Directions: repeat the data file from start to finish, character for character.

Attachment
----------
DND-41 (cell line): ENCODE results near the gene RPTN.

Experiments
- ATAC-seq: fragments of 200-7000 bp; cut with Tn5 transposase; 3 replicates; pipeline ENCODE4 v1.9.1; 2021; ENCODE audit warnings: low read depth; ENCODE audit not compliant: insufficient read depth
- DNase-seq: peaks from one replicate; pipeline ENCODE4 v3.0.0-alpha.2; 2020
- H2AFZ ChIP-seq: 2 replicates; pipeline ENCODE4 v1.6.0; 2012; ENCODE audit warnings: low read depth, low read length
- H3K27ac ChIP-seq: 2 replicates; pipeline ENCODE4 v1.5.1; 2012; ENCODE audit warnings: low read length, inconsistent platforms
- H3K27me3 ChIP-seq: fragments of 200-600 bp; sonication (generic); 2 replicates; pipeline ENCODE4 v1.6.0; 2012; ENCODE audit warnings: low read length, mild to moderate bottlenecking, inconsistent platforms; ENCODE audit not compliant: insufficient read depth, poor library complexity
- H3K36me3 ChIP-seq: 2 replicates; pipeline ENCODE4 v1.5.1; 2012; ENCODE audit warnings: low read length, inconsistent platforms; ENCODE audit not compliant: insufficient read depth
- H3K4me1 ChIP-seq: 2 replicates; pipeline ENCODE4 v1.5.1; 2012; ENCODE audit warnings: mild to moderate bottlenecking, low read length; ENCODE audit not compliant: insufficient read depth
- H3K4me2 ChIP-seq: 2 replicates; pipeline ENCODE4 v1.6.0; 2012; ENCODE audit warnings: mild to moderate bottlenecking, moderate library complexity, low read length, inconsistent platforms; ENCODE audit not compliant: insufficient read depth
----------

DND-41 (cell line): ENCODE results near the gene RPTN.

Experiments
- ATAC-seq: fragments of 200-7000 bp; cut with Tn5 transposase; 3 replicates; pipeline ENCODE4 v1.9.1; 2021; ENCODE audit warnings: low read depth; ENCODE audit not compliant: insufficient read depth
- DNase-seq: peaks from one replicate; pipeline ENCODE4 v3.0.0-alpha.2; 2020
- H2AFZ ChIP-seq: 2 replicates; pipeline ENCODE4 v1.6.0; 2012; ENCODE audit warnings: low read depth, low read length
- H3K27ac ChIP-seq: 2 replicates; pipeline ENCODE4 v1.5.1; 2012; ENCODE audit warnings: low read length, inconsistent platforms
- H3K27me3 ChIP-seq: fragments of 200-600 bp; sonication (generic); 2 replicates; pipeline ENCODE4 v1.6.0; 2012; ENCODE audit warnings: low read length, mild to moderate bottlenecking, inconsistent platforms; ENCODE audit not compliant: insufficient read depth, poor library complexity
- H3K36me3 ChIP-seq: 2 replicates; pipeline ENCODE4 v1.5.1; 2012; ENCODE audit warnings: low read length, inconsistent platforms; ENCODE audit not compliant: insufficient read depth
- H3K4me1 ChIP-seq: 2 replicates; pipeline ENCODE4 v1.5.1; 2012; ENCODE audit warnings: mild to moderate bottlenecking, low read length; ENCODE audit not compliant: insufficient read depth
- H3K4me2 ChIP-seq: 2 replicates; pipeline ENCODE4 v1.6.0; 2012; ENCODE audit warnings: mild to moderate bottlenecking, moderate library complexity, low read length, inconsistent platforms; ENCODE audit not compliant: insufficient read depth